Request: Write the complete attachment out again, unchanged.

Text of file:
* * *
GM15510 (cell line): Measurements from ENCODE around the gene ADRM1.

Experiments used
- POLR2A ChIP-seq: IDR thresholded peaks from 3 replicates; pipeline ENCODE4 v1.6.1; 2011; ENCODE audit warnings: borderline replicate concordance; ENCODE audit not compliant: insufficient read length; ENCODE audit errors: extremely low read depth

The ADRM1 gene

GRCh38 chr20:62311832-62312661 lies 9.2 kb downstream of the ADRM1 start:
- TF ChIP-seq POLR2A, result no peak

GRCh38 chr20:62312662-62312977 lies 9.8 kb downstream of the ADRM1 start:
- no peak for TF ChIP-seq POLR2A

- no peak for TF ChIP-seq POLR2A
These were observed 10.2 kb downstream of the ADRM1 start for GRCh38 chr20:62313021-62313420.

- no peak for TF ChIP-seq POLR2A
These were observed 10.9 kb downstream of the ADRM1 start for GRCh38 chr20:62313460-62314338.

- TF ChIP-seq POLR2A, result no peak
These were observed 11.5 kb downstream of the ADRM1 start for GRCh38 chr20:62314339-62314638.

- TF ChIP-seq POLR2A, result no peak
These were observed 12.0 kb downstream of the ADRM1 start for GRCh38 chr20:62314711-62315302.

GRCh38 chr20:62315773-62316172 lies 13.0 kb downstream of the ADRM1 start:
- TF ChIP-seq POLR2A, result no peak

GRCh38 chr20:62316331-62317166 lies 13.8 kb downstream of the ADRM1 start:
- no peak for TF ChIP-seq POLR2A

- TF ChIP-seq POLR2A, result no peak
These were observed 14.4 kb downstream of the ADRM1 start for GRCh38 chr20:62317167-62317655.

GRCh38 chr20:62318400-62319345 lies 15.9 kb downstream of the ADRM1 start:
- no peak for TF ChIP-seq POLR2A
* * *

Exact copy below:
GM15510 (cell line): Measurements from ENCODE around the gene ADRM1.

Experiments used
- POLR2A ChIP-seq: IDR thresholded peaks from 3 replicates; pipeline ENCODE4 v1.6.1; 2011; ENCODE audit warnings: borderline replicate concordance; ENCODE audit not compliant: insufficient read length; ENCODE audit errors: extremely low read depth

The ADRM1 gene

GRCh38 chr20:62311832-62312661 lies 9.2 kb downstream of the ADRM1 start:
- TF ChIP-seq POLR2A, result no peak

GRCh38 chr20:62312662-62312977 lies 9.8 kb downstream of the ADRM1 start:
- no peak for TF ChIP-seq POLR2A

- no peak for TF ChIP-seq POLR2A
These were observed 10.2 kb downstream of the ADRM1 start for GRCh38 chr20:62313021-62313420.

- no peak for TF ChIP-seq POLR2A
These were observed 10.9 kb downstream of the ADRM1 start for GRCh38 chr20:62313460-62314338.

- TF ChIP-seq POLR2A, result no peak
These were observed 11.5 kb downstream of the ADRM1 start for GRCh38 chr20:62314339-62314638.

- TF ChIP-seq POLR2A, result no peak
These were observed 12.0 kb downstream of the ADRM1 start for GRCh38 chr20:62314711-62315302.

GRCh38 chr20:62315773-62316172 lies 13.0 kb downstream of the ADRM1 start:
- TF ChIP-seq POLR2A, result no peak

GRCh38 chr20:62316331-62317166 lies 13.8 kb downstream of the ADRM1 start:
- no peak for TF ChIP-seq POLR2A

- TF ChIP-seq POLR2A, result no peak
These were observed 14.4 kb downstream of the ADRM1 start for GRCh38 chr20:62317167-62317655.

GRCh38 chr20:62318400-62319345 lies 15.9 kb downstream of the ADRM1 start:
- no peak for TF ChIP-seq POLR2A